Move your body to help your mind

18 February 2021

Physical and mental health are closely linked, but why is this exactly, and why is it important to get moving? Students’ Union UCL Project Active Coordinator Bikram Bains writes about why it’s a good idea to incorporate physical activity into our everyday lives.

A woman stands on a rock in a yoga pose looking out into the sunset

Studying for a degree comes with many challenges and pressures, and this is amplified amidst a pandemic. The pressures of trying to navigate life amongst various restrictions alongside a degree can be overwhelming. When you feel overwhelmed, it can be a real struggle to push yourself to implement healthy habits like exercising regularly.

Incorporating physical activity and exercise into our routines can help you manage stress. It can also support mental resilience, so you are better prepared to deal with adversity and uncertainty. Improved mental resilience can help when dealing with academic workload and adjusting to new learning environments.

Exercise to improve your grades

Exercise is also linked with improved academic attainment. It not only improves cardiovascular health but also cerebrovascular health by helping preserve and improve brain function which leads to better learning, memory and cognitive function. In addition, exercise plays a significant role in supporting your wellbeing and managing mental health problems. Poor mental health can negatively impact academic performance and exercise is proven to be an effective treatment for two common mental health problems faced by students, anxiety and depression.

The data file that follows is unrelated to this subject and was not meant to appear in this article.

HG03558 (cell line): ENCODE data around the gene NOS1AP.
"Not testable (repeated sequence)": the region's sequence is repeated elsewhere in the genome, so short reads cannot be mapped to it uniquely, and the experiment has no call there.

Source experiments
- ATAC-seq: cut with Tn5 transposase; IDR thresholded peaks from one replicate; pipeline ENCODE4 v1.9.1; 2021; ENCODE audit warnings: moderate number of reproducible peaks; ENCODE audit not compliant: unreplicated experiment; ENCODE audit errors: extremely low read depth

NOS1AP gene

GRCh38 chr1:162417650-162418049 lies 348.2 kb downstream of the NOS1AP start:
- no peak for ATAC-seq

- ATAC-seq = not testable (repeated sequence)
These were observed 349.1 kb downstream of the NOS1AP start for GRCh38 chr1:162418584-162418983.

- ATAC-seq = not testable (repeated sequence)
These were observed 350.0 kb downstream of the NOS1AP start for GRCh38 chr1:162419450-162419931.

Regular exercise can help us protect our mental health and overall wellbeing, and this in turn helps us better navigate our lives and succeed in meeting our goals and objectives, like submitting coursework in time and getting the grade we want or acing a presentation to your peers.  

Exercise to improve your mood

Moreover, regular exercise can improve mood, sleep, energy levels and mental alertness as well as boost confidence. So, whether it’s running marathons, lifting weights or dancing in your room, exercise can improve your body, brain and mind.

Yet despite all these benefits and more, we can often fail to prioritise our physical wellbeing when faced with looming deadlines, assignments and coursework. It can often be easier to forgo physical activity for more hours studying, or Netflix marathons - neither is conducive to better grades! Spending all day sitting and studying for long hours in the pursuit of knowledge can have diminishing returns and lead to burnout.  To avoid this, it is important to schedule regular breaks and include some form of physical activity or exercise that gets your heart pumping to help your mind and body de-stress and feel the benefits of moving.

Exercise with UCL

UCL offers all students free online exercises through Project Active which are designed to help students incorporate physical activity into their daily routines. The schedule of weekly classes organised by the Union’s Project Active initiative aims to remove barriers to participation so it’s easier to get moving even when you might not feel like it. No special equipment or activewear is required to join and qualified instructors adapt classes for all fitness levels making them beginner friendly.

Moving your body is one of the most beneficial things you can do for your mind and your academic career.

Bikram Bains, Students' Union UCL